Camp Orkila Week

Getting the kids to Camp Orkila is a long day with the drive to Anacortes, the ferry ride to Orcas Island, the bus ride to camp is not a fun ordeal for the parents. For the kids’ week at Camp Orkila this year, we could take the boat straight to Camp Orkila and have a lot more fun doing it. So we took our kids plus Ohana, Bowie and Iris on the boat.

I spent the night on the boat the night before and got up at 6am and prepared the boat so we could leave as early as possible. Everyone started arriving just before 7am and we got everyone on board and left the dock at 7:30am, went straight through the Locks and after a very foggy and slow trip through the Strait of Juan de Fuca, arrived at Camp Orkila just before 1pm.

Going through the small lock
Camp Orkila

After getting the kids registered, Gay and I took a slow cruise to Deer Harbor to spend the night.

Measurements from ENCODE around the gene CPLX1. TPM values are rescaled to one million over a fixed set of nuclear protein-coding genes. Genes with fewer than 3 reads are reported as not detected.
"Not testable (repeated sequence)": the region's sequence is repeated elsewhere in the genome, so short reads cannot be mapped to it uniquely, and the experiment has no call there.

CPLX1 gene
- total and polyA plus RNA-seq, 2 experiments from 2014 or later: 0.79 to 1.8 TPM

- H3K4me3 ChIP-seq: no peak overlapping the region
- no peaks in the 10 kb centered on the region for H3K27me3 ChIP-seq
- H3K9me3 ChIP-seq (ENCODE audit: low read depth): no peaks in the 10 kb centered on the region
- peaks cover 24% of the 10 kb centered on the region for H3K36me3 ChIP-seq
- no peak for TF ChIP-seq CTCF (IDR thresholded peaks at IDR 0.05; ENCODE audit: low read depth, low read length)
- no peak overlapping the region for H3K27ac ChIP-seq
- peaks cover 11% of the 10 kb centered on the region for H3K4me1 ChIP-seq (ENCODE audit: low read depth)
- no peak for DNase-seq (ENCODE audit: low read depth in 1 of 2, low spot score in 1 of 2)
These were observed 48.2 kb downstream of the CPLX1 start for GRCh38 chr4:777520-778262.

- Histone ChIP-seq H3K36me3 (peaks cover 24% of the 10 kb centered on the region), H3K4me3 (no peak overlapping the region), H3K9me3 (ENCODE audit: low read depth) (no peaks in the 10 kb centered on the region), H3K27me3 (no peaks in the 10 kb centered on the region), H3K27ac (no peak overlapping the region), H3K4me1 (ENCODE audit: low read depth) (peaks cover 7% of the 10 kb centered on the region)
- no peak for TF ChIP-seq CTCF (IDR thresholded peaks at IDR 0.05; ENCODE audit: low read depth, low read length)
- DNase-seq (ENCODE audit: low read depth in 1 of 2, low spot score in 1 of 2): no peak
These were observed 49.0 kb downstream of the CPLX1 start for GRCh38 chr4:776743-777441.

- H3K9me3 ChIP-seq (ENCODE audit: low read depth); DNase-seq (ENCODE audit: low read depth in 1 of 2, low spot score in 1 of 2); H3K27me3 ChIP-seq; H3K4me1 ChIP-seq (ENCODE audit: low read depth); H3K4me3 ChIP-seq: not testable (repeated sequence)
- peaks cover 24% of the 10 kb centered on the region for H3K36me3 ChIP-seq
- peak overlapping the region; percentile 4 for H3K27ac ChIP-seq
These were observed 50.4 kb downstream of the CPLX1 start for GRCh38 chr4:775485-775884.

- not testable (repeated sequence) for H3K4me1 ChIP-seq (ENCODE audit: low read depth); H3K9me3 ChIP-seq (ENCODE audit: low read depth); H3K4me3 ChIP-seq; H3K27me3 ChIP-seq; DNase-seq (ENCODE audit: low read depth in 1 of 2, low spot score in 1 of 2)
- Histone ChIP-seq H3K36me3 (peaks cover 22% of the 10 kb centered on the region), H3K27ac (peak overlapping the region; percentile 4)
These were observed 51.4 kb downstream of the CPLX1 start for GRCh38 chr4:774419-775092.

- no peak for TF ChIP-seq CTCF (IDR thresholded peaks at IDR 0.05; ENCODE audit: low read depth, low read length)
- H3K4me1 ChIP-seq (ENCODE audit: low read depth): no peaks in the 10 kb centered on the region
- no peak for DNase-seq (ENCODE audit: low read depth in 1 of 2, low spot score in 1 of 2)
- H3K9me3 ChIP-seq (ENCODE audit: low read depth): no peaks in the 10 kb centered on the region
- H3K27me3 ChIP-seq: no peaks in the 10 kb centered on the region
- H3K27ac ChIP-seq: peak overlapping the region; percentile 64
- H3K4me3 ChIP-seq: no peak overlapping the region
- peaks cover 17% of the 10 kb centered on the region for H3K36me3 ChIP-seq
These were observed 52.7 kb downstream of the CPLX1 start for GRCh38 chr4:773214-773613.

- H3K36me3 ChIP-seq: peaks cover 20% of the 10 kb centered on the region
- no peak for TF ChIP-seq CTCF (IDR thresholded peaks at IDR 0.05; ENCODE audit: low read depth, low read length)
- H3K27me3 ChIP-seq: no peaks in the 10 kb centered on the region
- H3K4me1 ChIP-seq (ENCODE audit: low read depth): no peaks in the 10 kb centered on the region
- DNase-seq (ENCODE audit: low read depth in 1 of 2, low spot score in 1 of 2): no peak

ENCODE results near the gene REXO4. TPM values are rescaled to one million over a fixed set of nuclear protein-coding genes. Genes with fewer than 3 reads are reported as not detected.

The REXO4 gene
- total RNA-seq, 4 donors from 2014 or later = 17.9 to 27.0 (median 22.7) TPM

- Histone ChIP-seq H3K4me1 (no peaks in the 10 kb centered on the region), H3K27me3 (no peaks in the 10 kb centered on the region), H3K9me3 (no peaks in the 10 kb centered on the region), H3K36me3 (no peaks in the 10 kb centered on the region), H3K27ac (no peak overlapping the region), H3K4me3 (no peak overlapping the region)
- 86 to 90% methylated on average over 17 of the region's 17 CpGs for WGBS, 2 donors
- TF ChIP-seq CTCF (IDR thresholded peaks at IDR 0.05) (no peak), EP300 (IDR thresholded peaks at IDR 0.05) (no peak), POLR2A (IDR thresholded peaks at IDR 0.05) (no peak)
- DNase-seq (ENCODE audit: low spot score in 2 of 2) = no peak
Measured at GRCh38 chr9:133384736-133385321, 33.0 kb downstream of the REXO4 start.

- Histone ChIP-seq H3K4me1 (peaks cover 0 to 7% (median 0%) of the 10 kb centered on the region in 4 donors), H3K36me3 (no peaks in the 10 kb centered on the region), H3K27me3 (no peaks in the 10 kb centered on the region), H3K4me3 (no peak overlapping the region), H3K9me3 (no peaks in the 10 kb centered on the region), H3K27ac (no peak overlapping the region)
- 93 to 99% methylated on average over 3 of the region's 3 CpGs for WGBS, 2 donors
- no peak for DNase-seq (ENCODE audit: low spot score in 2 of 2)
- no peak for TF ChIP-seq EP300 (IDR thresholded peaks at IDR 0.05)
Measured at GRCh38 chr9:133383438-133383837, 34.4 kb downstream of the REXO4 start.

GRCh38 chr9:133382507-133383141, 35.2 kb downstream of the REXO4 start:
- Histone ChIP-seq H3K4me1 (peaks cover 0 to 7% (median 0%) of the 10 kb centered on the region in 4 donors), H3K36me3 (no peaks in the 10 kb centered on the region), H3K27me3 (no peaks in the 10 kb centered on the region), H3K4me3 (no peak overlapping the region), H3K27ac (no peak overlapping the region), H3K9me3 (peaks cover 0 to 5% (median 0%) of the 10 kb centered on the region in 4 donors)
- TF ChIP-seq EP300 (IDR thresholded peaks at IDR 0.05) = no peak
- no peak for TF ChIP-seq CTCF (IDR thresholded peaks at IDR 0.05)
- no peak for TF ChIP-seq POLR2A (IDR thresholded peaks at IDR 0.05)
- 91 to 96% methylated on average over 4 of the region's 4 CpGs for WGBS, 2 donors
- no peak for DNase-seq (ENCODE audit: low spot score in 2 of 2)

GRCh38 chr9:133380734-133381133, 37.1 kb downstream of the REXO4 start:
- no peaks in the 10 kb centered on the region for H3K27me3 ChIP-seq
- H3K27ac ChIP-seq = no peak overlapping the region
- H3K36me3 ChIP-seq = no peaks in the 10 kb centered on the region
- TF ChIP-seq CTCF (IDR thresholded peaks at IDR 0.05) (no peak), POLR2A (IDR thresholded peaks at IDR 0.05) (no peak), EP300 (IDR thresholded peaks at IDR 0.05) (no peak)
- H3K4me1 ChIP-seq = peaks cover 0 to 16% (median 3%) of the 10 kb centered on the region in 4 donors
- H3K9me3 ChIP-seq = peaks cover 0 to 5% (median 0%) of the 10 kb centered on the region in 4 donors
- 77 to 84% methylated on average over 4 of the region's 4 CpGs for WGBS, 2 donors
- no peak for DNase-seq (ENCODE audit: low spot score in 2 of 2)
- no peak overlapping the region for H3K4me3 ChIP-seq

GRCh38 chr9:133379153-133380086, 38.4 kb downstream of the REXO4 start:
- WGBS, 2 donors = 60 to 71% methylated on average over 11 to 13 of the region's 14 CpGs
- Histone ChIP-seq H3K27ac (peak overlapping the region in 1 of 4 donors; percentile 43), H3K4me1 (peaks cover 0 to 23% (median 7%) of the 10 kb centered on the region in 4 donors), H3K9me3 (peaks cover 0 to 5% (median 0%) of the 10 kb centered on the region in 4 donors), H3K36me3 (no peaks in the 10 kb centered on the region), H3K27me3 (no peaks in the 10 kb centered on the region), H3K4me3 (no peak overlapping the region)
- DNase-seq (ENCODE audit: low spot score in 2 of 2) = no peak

The next day, we went to Roche Harbor for two nights. The first night, Gay’s cousin and his wife, who were staying at their vacation house on Henry Island, came over to Roche for dinner with us.

We went back to Orkila for a night and to drop our crab pots, then to Eastsound for a night where we had dinner at the Outlook Inn.

Eastsound Bay on Orcas Island

The next day, we went around the east side of Orcas Island and north to Sucia Island for a night. The next morning, we continued our circumnavigation of Orcas back to Orkila to pick up the kids.


The Schuberts acquired a hard-to-get reservation for the SYC’s Henry Island July 4th (HIJ4) weekend but needed a boat to get there. We volunteered our boat or they invited us, depending on how you look at it.

All 12 of us — the 5 of us, Ken & Karen Schubert, their daughter Caci and her friend (Tobin was away at camp), Havana’s friend Mira, Hudson’s friend Bowie and Eva’s friend Iris — left Lake Union at 7:30am and arrived at Henry Island around 2:30pm, just in time for the wine-tasting.

Gay & Figurati at Henry Island

Sunday, July 3rd was a rainy day so all the outdoor events were canceled and we all spent the whole day on the boat playing cards, chatting, making lunch and dinner, me watching the TDF, etc. 10 people on the boat all day was not crowded.